Epic fail for Ireland's Fianna Fail Party due to acceptance of austerity measures to save Euro
More here: Ireland's new government on a collision course with EU - Telegraph
The cost of the EU-IMF bailout in extra taxes for an average Irish family has been estimated at over £3,900 a year. Other deeply unpopular measures include controversial reductions to the minimum wage, unprecedented cuts to public services and 90,000 jobs losses in a country where unemployment is already running at almost 14 per cent.
"When people are angry, when you've just cut their pay packets, you are not going to be top of the pops," admitted Tony Killeen, Fianna Fail's campaign director yesterday.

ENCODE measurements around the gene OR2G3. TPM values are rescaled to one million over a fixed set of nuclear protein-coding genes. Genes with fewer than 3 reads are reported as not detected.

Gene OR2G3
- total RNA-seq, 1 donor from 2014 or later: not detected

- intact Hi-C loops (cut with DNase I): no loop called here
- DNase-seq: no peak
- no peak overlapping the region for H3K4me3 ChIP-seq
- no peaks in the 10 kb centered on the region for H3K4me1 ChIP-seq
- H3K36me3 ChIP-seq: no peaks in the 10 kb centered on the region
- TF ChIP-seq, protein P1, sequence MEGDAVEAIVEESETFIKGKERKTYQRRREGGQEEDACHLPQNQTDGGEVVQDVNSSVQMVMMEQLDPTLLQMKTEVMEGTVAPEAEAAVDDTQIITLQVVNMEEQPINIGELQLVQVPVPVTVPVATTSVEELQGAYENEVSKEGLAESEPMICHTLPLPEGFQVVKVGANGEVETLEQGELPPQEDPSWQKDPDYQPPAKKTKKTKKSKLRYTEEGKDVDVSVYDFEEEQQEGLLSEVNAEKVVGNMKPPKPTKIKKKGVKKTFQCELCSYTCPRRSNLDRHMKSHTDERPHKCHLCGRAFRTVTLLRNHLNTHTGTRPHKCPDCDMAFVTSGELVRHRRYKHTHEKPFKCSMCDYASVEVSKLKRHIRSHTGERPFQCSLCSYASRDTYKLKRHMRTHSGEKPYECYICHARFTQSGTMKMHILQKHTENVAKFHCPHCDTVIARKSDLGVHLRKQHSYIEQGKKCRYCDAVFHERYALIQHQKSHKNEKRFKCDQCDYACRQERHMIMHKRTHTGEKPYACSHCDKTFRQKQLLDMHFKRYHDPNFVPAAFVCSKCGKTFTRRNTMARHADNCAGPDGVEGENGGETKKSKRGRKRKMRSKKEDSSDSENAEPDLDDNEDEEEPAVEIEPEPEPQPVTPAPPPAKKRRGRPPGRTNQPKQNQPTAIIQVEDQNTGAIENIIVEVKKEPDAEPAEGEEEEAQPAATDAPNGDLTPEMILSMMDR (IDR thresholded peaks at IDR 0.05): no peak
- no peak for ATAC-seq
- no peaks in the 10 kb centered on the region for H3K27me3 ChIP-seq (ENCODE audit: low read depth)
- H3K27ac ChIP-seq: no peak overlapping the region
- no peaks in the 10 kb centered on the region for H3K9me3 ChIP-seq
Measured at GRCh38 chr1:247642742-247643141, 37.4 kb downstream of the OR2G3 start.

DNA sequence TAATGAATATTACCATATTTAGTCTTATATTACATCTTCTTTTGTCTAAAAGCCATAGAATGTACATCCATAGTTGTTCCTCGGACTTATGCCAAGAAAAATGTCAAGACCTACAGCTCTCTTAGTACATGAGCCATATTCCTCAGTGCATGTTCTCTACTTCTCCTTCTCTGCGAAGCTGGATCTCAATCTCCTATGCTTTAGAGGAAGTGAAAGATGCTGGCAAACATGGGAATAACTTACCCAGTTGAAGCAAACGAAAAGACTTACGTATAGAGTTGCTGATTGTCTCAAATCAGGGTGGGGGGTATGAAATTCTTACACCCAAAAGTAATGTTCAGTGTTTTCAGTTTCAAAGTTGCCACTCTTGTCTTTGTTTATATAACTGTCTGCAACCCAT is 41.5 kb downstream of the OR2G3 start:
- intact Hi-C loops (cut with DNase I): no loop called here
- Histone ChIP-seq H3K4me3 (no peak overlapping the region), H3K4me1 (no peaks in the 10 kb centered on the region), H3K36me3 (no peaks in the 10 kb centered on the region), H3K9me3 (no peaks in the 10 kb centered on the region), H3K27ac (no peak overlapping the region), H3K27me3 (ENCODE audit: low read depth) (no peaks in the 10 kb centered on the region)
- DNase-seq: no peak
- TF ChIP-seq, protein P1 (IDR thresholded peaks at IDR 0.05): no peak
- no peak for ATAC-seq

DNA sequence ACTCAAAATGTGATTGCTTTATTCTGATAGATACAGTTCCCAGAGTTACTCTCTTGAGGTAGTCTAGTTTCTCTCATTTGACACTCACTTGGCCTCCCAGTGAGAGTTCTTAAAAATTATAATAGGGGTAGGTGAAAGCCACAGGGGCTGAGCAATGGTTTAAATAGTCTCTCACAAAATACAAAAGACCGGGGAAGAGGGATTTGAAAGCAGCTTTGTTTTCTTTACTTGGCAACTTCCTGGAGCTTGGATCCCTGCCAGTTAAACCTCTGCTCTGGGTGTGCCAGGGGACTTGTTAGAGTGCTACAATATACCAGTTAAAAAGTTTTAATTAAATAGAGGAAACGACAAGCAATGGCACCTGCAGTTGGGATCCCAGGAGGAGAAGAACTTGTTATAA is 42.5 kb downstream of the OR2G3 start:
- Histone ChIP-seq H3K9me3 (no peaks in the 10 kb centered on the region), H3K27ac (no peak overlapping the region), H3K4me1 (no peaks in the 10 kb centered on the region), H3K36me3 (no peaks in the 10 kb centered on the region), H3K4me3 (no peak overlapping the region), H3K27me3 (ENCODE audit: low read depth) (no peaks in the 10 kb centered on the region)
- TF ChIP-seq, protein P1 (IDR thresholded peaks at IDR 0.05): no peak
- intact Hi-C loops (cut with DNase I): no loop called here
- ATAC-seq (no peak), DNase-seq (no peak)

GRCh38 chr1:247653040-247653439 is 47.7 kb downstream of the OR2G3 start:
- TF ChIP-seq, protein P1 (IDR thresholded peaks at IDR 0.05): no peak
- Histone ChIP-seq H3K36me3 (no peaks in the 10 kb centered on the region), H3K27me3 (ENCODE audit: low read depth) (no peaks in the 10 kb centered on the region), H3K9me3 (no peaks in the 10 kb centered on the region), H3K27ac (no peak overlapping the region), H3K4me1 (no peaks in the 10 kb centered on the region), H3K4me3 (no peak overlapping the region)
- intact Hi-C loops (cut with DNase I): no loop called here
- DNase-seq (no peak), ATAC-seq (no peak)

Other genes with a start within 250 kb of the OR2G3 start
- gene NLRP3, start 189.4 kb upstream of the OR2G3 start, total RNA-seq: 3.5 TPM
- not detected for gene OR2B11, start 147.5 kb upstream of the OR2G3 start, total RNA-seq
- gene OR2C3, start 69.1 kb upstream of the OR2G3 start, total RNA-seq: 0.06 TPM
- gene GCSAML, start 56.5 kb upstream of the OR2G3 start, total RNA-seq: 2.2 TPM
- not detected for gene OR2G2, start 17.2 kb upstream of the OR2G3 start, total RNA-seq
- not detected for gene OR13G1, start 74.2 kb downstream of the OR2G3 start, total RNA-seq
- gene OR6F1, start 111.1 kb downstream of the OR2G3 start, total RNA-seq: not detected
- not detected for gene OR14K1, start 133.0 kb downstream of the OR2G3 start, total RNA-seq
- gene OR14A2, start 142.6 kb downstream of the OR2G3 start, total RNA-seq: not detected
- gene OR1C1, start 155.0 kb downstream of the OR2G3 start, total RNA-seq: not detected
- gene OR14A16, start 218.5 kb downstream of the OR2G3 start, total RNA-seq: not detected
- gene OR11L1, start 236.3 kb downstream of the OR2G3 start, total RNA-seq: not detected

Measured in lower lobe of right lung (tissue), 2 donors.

In Dublin, Fianna Fail won just eight per cent of the vote in an electoral decimation that called into question the future of previously unassailable politicians such as Brian Lenihan, the Irish finance minister.
"However bad people thought it would get for Fianna Fail, nobody thought it would get this bad," said Michael Marsh, professor of political politics at Trinity College Dublin. "That is highly significant."
According to exit polling carried out by the Irish RTE broadcaster, Fine Gael (FG), Ireland's main centre-right opposition, had won 36.1 per cent of the vote. Labour, traditional FG's traditional coalition partner, took 20.5 per cent, its best result ever. Fianna Fail took just 15.1 per cent share of the vote, representing a loss of 58 seats.
Sinn Fein, usually outsiders in southern Irish politics, recorded its own best result with 10.1 per cent, up almost five per cent on the last 2007 election. The vote share for Greens, FF's junior coalition partner, plummeted to 2.7 per cent, possibly robbing the party of MPs.